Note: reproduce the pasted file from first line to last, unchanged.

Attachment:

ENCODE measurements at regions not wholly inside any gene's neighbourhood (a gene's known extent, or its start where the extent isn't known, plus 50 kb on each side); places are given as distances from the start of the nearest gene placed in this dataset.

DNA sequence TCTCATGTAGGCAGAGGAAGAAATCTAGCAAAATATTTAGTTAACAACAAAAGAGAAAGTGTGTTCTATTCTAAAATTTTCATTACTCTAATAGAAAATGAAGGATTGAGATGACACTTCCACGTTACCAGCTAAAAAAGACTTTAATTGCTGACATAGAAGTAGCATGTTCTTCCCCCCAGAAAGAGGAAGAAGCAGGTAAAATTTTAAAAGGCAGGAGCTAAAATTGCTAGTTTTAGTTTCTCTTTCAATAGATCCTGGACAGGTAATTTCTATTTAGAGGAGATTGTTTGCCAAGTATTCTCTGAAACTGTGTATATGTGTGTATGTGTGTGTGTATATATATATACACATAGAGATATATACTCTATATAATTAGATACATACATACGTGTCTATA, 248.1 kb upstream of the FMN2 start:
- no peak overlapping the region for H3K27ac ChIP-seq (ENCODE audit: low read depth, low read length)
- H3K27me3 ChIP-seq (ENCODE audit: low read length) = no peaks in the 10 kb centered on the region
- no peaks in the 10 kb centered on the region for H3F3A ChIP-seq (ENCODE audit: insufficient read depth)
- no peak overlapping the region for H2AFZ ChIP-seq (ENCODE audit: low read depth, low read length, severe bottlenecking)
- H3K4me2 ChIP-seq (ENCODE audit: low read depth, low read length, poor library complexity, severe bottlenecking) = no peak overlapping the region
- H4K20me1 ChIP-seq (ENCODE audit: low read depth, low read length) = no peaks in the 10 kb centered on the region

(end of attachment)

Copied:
ENCODE measurements at regions not wholly inside any gene's neighbourhood (a gene's known extent, or its start where the extent isn't known, plus 50 kb on each side); places are given as distances from the start of the nearest gene placed in this dataset.

DNA sequence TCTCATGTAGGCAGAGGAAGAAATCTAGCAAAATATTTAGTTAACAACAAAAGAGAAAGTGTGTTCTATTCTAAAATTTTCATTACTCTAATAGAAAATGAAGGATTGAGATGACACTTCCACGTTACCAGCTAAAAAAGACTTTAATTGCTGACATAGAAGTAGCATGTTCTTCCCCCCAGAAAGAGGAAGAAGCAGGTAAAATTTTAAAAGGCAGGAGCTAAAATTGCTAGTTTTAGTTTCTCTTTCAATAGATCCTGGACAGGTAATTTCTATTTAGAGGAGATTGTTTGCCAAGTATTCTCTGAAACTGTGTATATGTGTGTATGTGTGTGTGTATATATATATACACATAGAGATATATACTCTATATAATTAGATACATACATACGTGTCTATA, 248.1 kb upstream of the FMN2 start:
- no peak overlapping the region for H3K27ac ChIP-seq (ENCODE audit: low read depth, low read length)
- H3K27me3 ChIP-seq (ENCODE audit: low read length) = no peaks in the 10 kb centered on the region
- no peaks in the 10 kb centered on the region for H3F3A ChIP-seq (ENCODE audit: insufficient read depth)
- no peak overlapping the region for H2AFZ ChIP-seq (ENCODE audit: low read depth, low read length, severe bottlenecking)
- H3K4me2 ChIP-seq (ENCODE audit: low read depth, low read length, poor library complexity, severe bottlenecking) = no peak overlapping the region
- H4K20me1 ChIP-seq (ENCODE audit: low read depth, low read length) = no peaks in the 10 kb centered on the region